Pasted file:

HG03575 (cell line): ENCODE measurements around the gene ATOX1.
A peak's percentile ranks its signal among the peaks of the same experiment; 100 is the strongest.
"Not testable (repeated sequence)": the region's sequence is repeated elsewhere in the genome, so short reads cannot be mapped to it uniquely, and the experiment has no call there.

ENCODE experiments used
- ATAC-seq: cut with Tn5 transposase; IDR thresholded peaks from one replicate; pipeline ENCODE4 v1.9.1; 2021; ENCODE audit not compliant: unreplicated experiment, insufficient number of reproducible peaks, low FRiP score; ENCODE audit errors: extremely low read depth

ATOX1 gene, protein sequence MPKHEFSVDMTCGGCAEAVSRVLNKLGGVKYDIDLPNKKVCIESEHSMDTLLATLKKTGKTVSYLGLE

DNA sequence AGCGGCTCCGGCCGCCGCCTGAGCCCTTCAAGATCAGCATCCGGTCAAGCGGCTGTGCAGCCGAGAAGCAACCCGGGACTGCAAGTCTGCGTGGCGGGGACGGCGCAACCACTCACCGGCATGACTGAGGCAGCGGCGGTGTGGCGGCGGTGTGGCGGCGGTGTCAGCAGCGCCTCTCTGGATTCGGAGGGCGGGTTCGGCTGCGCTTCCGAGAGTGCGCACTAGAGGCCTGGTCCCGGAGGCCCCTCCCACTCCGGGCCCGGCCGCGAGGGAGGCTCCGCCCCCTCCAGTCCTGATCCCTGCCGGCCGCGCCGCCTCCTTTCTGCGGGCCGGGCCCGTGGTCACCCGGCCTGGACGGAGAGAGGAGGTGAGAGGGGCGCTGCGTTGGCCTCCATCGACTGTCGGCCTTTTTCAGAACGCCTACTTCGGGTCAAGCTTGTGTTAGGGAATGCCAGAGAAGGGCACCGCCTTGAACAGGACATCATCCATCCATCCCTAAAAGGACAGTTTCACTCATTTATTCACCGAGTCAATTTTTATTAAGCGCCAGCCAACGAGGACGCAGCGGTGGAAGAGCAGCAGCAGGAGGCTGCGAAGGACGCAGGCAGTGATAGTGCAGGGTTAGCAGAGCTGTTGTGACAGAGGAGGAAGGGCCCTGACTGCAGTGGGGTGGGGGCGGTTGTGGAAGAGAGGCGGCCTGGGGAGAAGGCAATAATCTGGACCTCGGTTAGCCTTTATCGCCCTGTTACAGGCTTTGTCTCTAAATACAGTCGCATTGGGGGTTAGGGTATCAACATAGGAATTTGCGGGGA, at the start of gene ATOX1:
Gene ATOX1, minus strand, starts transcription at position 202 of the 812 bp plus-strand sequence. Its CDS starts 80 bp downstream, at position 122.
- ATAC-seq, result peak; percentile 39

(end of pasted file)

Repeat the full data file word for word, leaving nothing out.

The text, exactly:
HG03575 (cell line): ENCODE measurements around the gene ATOX1.
A peak's percentile ranks its signal among the peaks of the same experiment; 100 is the strongest.
"Not testable (repeated sequence)": the region's sequence is repeated elsewhere in the genome, so short reads cannot be mapped to it uniquely, and the experiment has no call there.

ENCODE experiments used
- ATAC-seq: cut with Tn5 transposase; IDR thresholded peaks from one replicate; pipeline ENCODE4 v1.9.1; 2021; ENCODE audit not compliant: unreplicated experiment, insufficient number of reproducible peaks, low FRiP score; ENCODE audit errors: extremely low read depth

ATOX1 gene, protein sequence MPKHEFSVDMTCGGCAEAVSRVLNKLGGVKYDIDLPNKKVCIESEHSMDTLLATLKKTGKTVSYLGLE

DNA sequence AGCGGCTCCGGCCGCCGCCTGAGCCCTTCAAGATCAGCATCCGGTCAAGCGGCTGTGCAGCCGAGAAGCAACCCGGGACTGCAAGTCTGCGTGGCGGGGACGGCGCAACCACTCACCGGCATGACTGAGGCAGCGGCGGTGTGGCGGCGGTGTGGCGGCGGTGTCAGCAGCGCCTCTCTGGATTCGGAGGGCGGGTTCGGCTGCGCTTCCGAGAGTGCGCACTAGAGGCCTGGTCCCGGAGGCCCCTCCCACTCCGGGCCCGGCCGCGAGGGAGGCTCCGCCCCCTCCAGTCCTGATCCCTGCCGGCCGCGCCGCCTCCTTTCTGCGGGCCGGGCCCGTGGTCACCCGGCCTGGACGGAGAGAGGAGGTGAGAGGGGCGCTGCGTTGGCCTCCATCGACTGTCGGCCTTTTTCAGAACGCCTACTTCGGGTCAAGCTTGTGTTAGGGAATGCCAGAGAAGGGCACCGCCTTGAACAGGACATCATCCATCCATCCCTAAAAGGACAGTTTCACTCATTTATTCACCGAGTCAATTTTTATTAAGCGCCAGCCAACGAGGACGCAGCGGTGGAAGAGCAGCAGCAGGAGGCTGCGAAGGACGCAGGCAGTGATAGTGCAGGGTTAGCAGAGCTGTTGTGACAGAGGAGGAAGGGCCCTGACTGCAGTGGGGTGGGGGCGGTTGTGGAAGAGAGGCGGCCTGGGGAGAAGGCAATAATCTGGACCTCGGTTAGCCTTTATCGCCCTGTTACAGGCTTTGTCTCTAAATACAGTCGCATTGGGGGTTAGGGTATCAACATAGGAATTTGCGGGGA, at the start of gene ATOX1:
Gene ATOX1, minus strand, starts transcription at position 202 of the 812 bp plus-strand sequence. Its CDS starts 80 bp downstream, at position 122.
- ATAC-seq, result peak; percentile 39